Terfezia arenaria

Terfezia arenaria

The sand or yellow truffle (Terfezia arenaria (Moris) Trappe, 1971) is an ascomycete mushroom of the Pezizaceae family.

Systematics –
From the systematic point of view it belongs to the Eukaryota Domain, Fungi Kingdom, Ascomycota Division, Pezizomycotina Subdivision, Pezizomycetes Class, Subclass Pezizomycetidae, Pezizales Order, Pezizaceae Family and therefore to the Terfezia Genus and to T. arenaria Species.
The terms are synonymous: Terfezia leonis (Tul. & C. Tul.), Terfezia hispanica Lázaro (1908), Tuber arenaria Moris.

Etymology –
The term Terfezia comes from the French terfez (derived from the tuareg tarfest, tĕrfest, in turn from the Arabic tirfās, tirfāsh), that is truffle.
The specific epithet of sandstone is in reference to the arena, to the sand: proper to sandy places.

Geographical Distribution and Habitat –
This truffle grows in alluvial, sandy and acid soils or in the pine and cedar forests of the Mediterranean areas in mycorrhizal association with cysts and with plants of the genus Helianthemum: H. guttatum, H. guttatum var. plantagineum.
The fruiting period is between March and May

Recognition –
The Terfezia arenaria is recognized for having a fruit-bearing body of subglobose or hemispherical or piriform shape with a diameter that can range from 3 to 10 cm; this is covered at the base by a mycelial lattice that ends with a large rhizomorph.
The peridium, which has a thickness of 2-3 mm, pinkish in section, formed by 20-50 µm wide hyphae, has a surface that is initially white, smooth and with black specks, to then become pink and more dark with age to eventually become black-brownish and cracked.
The gleba is crossed by striations that separate the fertile part, becoming more evident over time. This is meaty, white at first and then pink, with no significant odor but pleasant taste.
At the microscope, spheres are seen as globose, ocher in color, initially smooth then warty, rounded, with dimensions of 18-20 X 24-28 µm.
The axes are elliptical, with 6-8 spores, with dimensions of 80-120 x 70-100 µm.

Cultivation –
The sand or yellow truffle needs alluvial soils, with sandy texture and acid pH and the presence of species with which to create a mycorrhizal association. Suitable species are pines, cedars, cysts and plants of the genus Helianthemum: H. guttatum, H. guttatum var. plantagineum, etc. of the Mediterranean areas.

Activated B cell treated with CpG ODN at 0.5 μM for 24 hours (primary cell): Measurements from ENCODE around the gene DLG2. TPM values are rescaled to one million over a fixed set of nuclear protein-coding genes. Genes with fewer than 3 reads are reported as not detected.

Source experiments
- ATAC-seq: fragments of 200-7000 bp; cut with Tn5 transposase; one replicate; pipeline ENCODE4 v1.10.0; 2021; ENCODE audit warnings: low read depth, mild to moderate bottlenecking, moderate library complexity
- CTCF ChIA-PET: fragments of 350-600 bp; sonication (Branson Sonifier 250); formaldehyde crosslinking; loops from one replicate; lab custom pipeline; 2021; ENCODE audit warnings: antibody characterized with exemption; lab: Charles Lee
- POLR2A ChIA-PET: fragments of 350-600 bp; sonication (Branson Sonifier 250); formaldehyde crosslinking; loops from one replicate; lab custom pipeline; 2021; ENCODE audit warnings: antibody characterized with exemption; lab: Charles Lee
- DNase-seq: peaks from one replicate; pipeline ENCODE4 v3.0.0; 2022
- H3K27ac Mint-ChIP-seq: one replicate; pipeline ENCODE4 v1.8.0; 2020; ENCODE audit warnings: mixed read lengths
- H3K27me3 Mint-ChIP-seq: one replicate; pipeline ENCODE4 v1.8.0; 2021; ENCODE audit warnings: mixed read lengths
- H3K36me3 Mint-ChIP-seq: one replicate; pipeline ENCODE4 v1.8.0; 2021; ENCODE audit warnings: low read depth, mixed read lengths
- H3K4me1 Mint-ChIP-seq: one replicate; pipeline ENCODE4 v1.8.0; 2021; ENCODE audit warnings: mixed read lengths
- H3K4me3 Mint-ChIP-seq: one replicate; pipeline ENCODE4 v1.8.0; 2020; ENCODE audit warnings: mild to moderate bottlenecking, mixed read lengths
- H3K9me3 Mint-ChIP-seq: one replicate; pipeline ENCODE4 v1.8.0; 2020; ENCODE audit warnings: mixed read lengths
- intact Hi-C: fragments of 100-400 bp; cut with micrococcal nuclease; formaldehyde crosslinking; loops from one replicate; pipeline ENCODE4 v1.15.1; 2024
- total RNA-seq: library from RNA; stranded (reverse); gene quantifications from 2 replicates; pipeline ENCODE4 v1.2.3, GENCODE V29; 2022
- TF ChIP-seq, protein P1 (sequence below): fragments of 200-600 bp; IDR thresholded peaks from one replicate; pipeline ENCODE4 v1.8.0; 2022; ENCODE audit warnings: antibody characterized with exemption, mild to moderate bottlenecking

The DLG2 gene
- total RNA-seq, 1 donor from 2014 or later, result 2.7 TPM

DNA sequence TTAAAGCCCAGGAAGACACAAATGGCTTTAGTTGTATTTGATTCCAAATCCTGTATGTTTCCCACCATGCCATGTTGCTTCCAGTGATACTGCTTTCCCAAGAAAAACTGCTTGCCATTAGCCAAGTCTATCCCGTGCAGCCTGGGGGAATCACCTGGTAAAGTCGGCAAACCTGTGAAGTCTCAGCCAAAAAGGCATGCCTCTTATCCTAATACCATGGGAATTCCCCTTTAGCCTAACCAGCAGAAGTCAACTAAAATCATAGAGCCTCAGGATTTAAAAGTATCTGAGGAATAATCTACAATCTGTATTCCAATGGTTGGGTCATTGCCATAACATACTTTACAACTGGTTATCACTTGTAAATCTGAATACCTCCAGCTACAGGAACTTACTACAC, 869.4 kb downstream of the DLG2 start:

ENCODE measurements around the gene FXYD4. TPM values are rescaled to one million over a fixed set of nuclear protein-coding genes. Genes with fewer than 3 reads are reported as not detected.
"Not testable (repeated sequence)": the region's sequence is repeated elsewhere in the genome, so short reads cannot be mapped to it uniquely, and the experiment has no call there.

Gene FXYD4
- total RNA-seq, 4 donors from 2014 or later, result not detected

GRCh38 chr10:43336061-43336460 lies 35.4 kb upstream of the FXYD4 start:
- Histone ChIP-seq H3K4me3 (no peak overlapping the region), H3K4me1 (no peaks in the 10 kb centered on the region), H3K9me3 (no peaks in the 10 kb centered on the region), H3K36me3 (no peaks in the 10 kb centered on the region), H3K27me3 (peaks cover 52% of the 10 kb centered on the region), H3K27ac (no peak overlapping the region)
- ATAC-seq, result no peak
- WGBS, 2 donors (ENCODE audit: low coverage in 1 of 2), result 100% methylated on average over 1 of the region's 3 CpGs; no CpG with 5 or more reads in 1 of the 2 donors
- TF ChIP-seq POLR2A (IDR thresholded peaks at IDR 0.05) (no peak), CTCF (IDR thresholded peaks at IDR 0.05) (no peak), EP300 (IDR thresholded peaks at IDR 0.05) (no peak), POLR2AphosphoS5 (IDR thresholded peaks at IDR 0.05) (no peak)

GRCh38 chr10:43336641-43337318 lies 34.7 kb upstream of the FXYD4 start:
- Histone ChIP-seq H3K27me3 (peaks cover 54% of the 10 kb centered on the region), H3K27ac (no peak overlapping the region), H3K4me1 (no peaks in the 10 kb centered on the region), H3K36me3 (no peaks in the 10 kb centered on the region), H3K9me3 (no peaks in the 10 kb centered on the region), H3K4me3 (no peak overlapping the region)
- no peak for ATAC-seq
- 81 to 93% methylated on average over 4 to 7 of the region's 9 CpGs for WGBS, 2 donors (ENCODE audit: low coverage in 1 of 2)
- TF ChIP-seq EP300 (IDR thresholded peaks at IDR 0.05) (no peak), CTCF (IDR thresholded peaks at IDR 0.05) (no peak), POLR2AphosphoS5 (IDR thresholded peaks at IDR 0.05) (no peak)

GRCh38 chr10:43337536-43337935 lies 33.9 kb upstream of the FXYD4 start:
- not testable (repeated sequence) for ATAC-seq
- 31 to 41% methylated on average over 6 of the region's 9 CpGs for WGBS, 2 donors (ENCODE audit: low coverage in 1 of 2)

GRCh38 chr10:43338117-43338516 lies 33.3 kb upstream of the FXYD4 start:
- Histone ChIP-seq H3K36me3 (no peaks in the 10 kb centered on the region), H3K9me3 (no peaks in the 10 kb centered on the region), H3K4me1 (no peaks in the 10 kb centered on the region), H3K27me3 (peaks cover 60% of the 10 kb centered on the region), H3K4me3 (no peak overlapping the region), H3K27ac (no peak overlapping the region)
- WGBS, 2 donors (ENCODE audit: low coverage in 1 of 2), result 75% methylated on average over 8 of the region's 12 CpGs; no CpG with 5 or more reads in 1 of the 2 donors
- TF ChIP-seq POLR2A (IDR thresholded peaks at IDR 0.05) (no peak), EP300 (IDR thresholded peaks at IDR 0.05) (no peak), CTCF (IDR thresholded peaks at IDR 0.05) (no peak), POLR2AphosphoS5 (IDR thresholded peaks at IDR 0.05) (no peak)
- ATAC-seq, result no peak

Uses and Traditions –
The yellow truffle is an edible truffle, appreciated and traditionally used especially in Sardinia, where it is available and typical of some coastal areas. It is found and used frequently also in Arabia and in the Middle East.
This Terfezia could be mistaken for Terfezia claveryi, which is in any case edible, and which grows in mycorrhizal relationship with Helianthemum aegyptiacum, on sands or pine forests near the sea. It is distinguished by its completely reticulated spores and its exterior color, which is white-ocher or reddish-brown.
Another similar is Terfezia leptoderma (or Tuvara leporina), which is always a hypogeum fungus of the Mediterranean area and is highly sought after in Sardinia, especially in the Oristano area. It grows at bushes of Helianthemum and Cisto, has spiny spores that make it distinguishable from other species, and is initially ocher and then reddish, brownish.
This truffle, which is widely used in different areas of Puglia and Sardinia is the subject of intense research and is highly appreciated in the kitchen. Even in the countries of North Africa, terfezie are considered to be of excellent quality, to the point of being sold at prices that are certainly not economic.
The problem obviously arises when it is sold for other more prized truffles and, therefore, trimmed to unsuspecting consumers. This is a real scam, obviously punished by the law.
As if that were not enough, in addition to the economic damage, there could also be a further problem linked to the therapies that this time concerns health. Since these underground fungi have neither the same fragrance nor the taste of the “real” truffle, they are often added with bismetiltiometano, a chemical compound derived from petroleum, which is strongly doubtful about its healthiness.
In the best case, the terfezie are kept for some time in the same warehouses where the truffles are stored, thus leaving the aroma of the “real” mushrooms to be transmitted to those “fake”.

Preparation Mode –
As for other truffles, they are used in the kitchen in various recipes and to flavor some dishes. In some countries, as in Spain, they are used in tortillas or with scrambled eggs along with wild asparagus.

Guido Bissanti

– Wikipedia, the free encyclopedia.
– Cetto B., 2008. The mushrooms from life, Saturnia, Trento.
– Pignatti S., 1982. Flora of Italy, Edagricole, Bologna.
– Conti F., Abbate G., Alessandrini A., Blasi C. (edited by), 2005. An annotated checklist of the Italian vascular flora, Palombi Editore.

Attention: Pharmaceutical applications and food uses are indicated for informational purposes only, do not in any way represent a medical prescription; therefore no responsibility is assumed for their use for curative, aesthetic or food purposes.

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